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EC rejects British MPs view on biofuels as shortsighted

January 22, 2008

(Biopact) - The European Union's Energy Chief today rejected the views on biofuels
presented by a group of British MPs, calling them shortsighted and incorrect on several
key points. The Commission says it will stick to the bloc's plans to boost the use of
biofuels to fight climate change and that it will implement previously announced plans to
ensure their sustainability.
The Commission also highlights many additional benefits of biofuels that go beyond reducing emissions - such as providing energy security and offering development opportunities in the South -, not included in the report.

The British MPs' view on biofuels is rigorously static and based on the current production methods employed in a very young, nascent industry. The perspective is therefor necessarily undynamic and fails to look at what biofuels can become. Energy Commissioner Andris Piebalgs, responding to the Environmental Audit Committee report, said even this static view is inaccurate: The Commission strongly disagrees with the conclusion of the [...] report, where it says that the overall environmental effect of existing biofuel policy is negative. On the contrary, it is delivering significant greenhouse gas reductions, compared with its alternative, oil.Today, there are only three ways to reduce greenhouse emissions in the transport sector, the Commission says: the shift from polluting modes to more energy efficient ones (i.e. rail, short sea shipping, collective transport); the promotion of less consuming road vehicles, by establishing CO2/km targets(but these were rejected by the European Parliament); and biofuels.

The Commission is actively promoting the first two (white paper on transport; proposal to limit the CO2 emissions from cars 19/12/07 COM/2007/0856 final), but biofuels ought to be supported as well because this is the most immediately feasible way of significantly slowing the worrying growth of greenhouse gas emissions from transport.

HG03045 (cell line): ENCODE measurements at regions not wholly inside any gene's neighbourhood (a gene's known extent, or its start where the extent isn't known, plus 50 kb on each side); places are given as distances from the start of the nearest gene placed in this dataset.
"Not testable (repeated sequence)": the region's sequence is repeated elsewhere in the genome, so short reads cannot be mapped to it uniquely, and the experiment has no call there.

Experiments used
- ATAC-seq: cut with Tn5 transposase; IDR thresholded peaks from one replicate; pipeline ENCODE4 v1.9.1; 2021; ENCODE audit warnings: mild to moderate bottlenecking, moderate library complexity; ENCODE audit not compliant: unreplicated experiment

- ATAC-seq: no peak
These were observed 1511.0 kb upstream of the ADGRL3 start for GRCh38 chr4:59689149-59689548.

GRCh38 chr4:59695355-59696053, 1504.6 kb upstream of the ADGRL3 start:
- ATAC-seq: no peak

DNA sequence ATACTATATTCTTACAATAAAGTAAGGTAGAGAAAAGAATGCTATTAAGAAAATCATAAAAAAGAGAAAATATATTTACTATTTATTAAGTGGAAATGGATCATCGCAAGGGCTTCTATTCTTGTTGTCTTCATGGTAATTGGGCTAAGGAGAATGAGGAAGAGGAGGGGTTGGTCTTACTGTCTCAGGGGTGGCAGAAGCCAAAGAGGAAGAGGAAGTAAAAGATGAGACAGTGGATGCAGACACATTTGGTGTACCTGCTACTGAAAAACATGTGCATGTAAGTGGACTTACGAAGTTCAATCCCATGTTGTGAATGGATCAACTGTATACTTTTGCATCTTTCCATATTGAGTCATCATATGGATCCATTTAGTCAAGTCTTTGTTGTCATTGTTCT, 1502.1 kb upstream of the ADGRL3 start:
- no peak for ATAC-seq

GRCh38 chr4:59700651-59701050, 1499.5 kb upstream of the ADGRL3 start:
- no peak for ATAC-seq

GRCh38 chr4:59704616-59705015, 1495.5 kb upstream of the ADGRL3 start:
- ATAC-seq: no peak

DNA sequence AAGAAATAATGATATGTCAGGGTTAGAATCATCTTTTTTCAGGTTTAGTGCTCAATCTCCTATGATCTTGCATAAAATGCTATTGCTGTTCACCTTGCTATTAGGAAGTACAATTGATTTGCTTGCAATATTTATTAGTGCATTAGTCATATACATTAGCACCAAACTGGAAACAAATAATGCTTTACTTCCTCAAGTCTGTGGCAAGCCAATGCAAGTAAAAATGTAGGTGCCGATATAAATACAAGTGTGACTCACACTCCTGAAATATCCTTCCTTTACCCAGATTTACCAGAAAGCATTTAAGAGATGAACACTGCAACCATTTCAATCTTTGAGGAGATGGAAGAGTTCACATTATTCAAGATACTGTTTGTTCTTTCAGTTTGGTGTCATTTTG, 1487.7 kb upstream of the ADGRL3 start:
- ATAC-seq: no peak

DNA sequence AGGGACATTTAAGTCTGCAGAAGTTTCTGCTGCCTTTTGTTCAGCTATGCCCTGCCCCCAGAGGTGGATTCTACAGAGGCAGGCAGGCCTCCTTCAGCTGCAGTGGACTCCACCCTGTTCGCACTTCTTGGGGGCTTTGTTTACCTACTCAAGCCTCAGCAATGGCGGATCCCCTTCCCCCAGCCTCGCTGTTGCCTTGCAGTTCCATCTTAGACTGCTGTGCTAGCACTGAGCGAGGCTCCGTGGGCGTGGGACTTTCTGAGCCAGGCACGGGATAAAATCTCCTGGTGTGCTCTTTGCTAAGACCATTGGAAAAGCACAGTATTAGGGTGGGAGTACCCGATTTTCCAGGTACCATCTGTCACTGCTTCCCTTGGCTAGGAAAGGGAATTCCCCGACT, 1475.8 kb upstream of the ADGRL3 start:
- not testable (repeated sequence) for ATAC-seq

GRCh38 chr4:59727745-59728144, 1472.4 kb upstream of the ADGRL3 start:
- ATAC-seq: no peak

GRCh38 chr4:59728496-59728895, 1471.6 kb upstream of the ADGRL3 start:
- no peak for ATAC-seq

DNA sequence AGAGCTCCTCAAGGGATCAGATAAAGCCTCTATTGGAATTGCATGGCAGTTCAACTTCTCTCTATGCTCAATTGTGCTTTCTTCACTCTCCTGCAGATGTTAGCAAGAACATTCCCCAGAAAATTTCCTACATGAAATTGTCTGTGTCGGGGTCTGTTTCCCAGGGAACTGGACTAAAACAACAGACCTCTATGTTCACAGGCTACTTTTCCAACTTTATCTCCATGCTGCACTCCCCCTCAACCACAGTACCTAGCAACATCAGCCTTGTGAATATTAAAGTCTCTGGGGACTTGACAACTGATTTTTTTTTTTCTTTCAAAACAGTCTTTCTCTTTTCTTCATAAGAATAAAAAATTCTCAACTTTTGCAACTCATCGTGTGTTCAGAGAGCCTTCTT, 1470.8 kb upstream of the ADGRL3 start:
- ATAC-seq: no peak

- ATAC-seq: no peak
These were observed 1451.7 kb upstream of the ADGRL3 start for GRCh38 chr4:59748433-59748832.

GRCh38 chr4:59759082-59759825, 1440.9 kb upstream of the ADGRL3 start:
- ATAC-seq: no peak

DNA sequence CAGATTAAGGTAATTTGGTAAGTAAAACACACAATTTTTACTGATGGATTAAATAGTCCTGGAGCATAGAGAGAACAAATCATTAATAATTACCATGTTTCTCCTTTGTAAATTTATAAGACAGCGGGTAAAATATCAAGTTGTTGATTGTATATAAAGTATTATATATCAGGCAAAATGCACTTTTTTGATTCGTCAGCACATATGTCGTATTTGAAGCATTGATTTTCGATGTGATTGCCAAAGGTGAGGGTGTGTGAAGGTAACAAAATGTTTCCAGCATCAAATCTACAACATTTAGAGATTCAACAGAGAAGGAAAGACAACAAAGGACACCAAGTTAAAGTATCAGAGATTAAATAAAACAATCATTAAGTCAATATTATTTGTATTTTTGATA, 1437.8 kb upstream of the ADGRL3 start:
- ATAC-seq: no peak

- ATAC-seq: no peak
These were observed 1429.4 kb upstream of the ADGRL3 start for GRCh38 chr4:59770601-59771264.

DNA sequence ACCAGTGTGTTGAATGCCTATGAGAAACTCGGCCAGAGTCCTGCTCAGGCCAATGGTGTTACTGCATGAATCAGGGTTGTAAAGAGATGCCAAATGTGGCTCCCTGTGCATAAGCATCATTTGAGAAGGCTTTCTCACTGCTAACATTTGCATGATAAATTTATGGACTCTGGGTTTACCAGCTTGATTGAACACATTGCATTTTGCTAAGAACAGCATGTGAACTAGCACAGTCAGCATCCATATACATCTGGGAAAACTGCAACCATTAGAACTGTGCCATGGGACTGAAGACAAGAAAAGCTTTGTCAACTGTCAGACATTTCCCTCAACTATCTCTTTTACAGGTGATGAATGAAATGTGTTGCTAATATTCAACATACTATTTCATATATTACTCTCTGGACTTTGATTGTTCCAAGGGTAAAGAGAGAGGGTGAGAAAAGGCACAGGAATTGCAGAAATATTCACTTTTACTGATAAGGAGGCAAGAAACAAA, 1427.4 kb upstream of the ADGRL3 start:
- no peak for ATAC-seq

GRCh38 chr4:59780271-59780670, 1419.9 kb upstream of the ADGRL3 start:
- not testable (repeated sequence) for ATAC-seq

This is of critical importance in a context where rising transport emissions are wiping out the hard-earned reductions of greenhouse gases achieved in other sectors.

Multiple benefits However, the Commission says, the key contribution of biofuels to the sustainability of the transport sector, should not make us forget its other benefits which are as important as the environmental ones namely: reducing our dependency on imported oil; providing a development opportunity for poor countries and paving the way for second generation biofuels (by developing refining capacity, distribution networks, biofuel cars, etc.).

Moreover, says executive body of the EU, the report fails to mention that, until other technologies such as hydrogen became competitive, the only alternative to biofuels is oil. This means: a shrinking source of energy with serious environmental concerns in the regions where it is produced, that generates large amounts of CO2 not only when it is burned, but also when is extracted (gas flaring), transported (by tankers) and refined. Not to mention the negative impact that its fast growing price is causing to our economies, the geo-strategical tensions of the areas where it is produced and the negative impact that it has had in developing countries. So said, the Commission shares the House of Common's concern that biofuels have to be sustainable, and that this sustainability has to be guaranteed by robust sustainability standards and mechanisms to prevent damaging land use change. This is precisely why the new directive for the promotion of renewable energy sources will call for the promotion of only sustainable biofuels, i.e. those that can ensure a substantial CO2 saving compared to the oil that would be consumed instead. Besides this, the directive will include, as a key element, a robust sustainability scheme that not only prevents damaging land use change, but also other environmental damages, such as the destruction of rain forests.

Currently biofuels are already traded with no such EU standards or sustainable schemes. The renewables directive will establish for first time in history such a scheme. In this sense it will be a first step in catalysing the development of international sustainability standards for agricultural production in general.
Biopact welcomes the Commission's recognition of the fact that the large biofuels potential in the South, offers chances for economic and rural development there.

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